Plant viruses cause major disease epidemics in important food crops and are a major threat to food security in many countries particularly in the developing world. The predicted warming of the climate caused by environmental change is expected to increase the abundance and geographic range of many insects that spread viruses which in turn may increase the occurrence of virus diseases. Potato is the third largest food crop in the world. In Scotland, last year, around about 1.3 million tonnes were produced with 76,000 tonnes of seed potatoes exported to over 30 countries (not including to EU countries). Pests and diseases cause major economic losses by decreased tuber yield and quality, and rejection of exports.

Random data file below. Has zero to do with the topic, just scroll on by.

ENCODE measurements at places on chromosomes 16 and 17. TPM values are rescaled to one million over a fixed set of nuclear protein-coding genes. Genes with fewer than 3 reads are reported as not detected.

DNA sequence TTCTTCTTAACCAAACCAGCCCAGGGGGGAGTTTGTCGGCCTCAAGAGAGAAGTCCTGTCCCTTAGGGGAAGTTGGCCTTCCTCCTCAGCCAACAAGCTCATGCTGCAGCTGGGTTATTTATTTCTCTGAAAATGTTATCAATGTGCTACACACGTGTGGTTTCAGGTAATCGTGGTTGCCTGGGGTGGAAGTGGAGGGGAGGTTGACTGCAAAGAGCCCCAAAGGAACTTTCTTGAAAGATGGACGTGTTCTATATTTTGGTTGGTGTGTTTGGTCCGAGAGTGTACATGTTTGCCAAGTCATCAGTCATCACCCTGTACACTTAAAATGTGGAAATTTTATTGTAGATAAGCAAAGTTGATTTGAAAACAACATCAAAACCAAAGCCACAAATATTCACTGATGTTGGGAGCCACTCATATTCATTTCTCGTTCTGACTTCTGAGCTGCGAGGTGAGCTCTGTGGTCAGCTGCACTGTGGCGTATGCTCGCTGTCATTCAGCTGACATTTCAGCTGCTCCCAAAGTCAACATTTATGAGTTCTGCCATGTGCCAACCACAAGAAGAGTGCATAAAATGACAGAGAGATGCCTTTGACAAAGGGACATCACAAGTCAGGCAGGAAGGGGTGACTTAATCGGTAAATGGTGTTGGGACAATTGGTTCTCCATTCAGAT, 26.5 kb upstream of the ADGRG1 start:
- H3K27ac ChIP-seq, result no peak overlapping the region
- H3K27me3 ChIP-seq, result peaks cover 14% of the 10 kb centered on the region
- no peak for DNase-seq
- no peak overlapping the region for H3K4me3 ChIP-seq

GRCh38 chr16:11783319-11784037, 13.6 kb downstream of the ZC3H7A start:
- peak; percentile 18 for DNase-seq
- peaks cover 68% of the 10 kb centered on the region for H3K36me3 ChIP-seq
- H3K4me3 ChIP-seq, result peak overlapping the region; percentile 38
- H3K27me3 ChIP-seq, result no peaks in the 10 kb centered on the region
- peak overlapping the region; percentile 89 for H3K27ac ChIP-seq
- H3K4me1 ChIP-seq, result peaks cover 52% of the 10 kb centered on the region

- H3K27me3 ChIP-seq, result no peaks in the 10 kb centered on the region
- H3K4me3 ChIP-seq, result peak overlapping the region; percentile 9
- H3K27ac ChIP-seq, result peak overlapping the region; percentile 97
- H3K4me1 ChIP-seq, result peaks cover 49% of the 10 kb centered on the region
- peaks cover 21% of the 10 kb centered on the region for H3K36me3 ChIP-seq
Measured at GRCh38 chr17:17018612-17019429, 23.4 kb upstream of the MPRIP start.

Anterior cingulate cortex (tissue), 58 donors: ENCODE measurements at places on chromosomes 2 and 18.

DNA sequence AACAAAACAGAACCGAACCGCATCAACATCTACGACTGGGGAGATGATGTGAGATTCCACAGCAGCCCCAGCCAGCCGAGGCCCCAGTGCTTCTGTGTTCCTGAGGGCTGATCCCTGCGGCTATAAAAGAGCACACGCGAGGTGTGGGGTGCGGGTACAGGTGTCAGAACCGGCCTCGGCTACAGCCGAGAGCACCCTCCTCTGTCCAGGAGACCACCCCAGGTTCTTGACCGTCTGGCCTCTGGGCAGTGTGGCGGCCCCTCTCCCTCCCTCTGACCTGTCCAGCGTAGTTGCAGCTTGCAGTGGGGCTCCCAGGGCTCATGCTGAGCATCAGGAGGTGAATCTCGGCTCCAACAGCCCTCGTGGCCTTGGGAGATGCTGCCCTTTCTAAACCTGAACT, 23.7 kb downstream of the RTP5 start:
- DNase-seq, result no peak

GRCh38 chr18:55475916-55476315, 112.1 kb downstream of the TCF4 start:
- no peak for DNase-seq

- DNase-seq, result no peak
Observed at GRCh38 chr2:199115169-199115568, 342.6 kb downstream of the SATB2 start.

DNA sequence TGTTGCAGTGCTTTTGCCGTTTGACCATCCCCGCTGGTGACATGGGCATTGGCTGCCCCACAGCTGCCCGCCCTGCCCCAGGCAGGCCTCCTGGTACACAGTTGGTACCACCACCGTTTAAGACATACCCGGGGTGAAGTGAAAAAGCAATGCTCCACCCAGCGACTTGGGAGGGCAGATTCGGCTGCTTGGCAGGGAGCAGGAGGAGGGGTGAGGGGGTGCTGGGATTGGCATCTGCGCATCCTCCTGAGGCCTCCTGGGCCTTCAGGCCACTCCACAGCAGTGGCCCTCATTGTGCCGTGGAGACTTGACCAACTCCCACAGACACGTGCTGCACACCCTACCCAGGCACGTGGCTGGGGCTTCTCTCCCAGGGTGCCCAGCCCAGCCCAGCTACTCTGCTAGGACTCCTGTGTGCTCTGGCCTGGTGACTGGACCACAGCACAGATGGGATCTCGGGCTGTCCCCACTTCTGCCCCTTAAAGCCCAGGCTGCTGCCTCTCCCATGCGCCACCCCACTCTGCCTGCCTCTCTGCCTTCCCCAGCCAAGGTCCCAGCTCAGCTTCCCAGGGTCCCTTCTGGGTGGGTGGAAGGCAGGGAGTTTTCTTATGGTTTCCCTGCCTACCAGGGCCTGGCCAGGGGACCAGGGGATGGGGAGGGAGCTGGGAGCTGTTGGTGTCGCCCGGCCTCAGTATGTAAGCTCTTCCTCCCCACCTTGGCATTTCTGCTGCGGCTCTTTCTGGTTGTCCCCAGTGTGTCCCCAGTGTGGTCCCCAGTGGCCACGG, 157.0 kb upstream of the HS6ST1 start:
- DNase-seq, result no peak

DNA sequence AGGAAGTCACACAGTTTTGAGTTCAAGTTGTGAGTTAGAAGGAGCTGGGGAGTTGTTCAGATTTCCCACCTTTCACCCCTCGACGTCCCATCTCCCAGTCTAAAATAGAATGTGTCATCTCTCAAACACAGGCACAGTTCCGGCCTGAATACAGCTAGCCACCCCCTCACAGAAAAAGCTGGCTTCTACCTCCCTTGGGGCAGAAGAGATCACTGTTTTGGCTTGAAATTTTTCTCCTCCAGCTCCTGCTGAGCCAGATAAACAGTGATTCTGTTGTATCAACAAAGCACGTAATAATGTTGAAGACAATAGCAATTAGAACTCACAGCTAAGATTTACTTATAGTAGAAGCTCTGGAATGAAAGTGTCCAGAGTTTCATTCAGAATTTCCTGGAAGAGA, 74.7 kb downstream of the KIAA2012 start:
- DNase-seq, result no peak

Viruses are parasites that must take over the host cell’s functions to replicate and produce more virus particles. My research focuses on potato viruses and the role and function of virus coded proteins in disease processes, investigating mechanisms of host susceptibility and resistance. A particular focus is the durability of host resistance under abiotic stresses and developmental stage. This work will identify essential host molecules needed for replication and spread and a better understanding of defence processes. The practical outputs of this work will be to inform more effective methods of disease control. Other research in the lab concerns working with collaborators in Kenya and Malawi to improve seed potato production systems and on virus-host interactions with Zhejiang Academy of Agricultural Sciences, Hanghzhou, Zhejiang, P.R. China.
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